NEW DELHI -- Investigators have prepared a sketch of a suspect they want to question over the three deadly bomb blasts that shook India's financial hub Mumbai, police said Sunday.
The drawing composed from eyewitness accounts would be circulated among officials investigating the blasts but would not immediately be released to the public, a police official said on condition of anonymity as he was not authorized to speak to the media.
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Meanwhile, a man picked up by police for questioning in connection with the blasts died Sunday in Chembur, a Mumbai suburb. Faiz Usmani's family alleged that he was tortured during the interrogation.
Police denied the charge but ordered an investigation.
"He was brought for questioning by the Chembur unit of Mumbai police. He was suffering from hypertension. The allegations of torture by police are absolutely untrue," said Nisar Tamboli, a police spokesman.
Police were making incremental progress in the investigations into the three blasts Wednesday that killed 19 people and wounded 130 others.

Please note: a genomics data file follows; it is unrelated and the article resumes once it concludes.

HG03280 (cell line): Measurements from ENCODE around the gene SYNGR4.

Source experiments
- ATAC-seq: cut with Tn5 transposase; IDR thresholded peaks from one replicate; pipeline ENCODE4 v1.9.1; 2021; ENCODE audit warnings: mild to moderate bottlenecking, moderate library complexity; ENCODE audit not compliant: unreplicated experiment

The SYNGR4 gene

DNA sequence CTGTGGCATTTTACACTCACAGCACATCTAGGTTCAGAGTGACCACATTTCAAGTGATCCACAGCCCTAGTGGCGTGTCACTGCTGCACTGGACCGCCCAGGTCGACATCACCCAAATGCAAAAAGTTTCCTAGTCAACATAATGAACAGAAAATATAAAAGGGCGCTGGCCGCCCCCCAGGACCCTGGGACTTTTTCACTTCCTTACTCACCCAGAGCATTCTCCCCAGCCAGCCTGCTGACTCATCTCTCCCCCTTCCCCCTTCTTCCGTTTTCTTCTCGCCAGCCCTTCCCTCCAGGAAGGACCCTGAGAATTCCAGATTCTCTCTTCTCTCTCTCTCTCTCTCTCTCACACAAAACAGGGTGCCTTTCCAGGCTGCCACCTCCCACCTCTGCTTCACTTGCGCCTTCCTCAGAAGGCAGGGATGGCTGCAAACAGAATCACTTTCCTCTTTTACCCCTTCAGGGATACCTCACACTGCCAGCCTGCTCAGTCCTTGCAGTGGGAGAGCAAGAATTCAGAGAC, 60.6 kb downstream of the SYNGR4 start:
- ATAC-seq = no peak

All three bombs that exploded at three crowded places in downtown Mumbai were packed inside metallic containers and triggered by digital timing devices, said Rakesh Maria, a top investigator.
However, Maria, who heads the anti-terrorism squad in Maharashtra state, said investigators were not in a position to name any terrorist outfit as being responsible for the blasts. Mumbai is the capital of Maharashtra state.
On Sunday, police arrested a man in the western Indian state of Gujarat who was allegedly in possession of 10 crude bombs. The man was being questioned, but there were no immediate details on the bombs.
Police in at least six states were involved in the investigation focused on possible links between the blasts and terrorist groups, Maria said.
Investigators have been questioning two suspected members of the Indian Mujahideen, a banned Muslim terrorist group with links to Lashkar-e-Taiba, the Pakistan-based militant outfit that has claimed past terrorist attacks that used similar explosives.
The blasts were the deadliest terrorist attack in Mumbai since a 2008 siege in which 166 people were killed in an assault that lasted three days.
No group has claimed responsibility for Wednesday's bombings.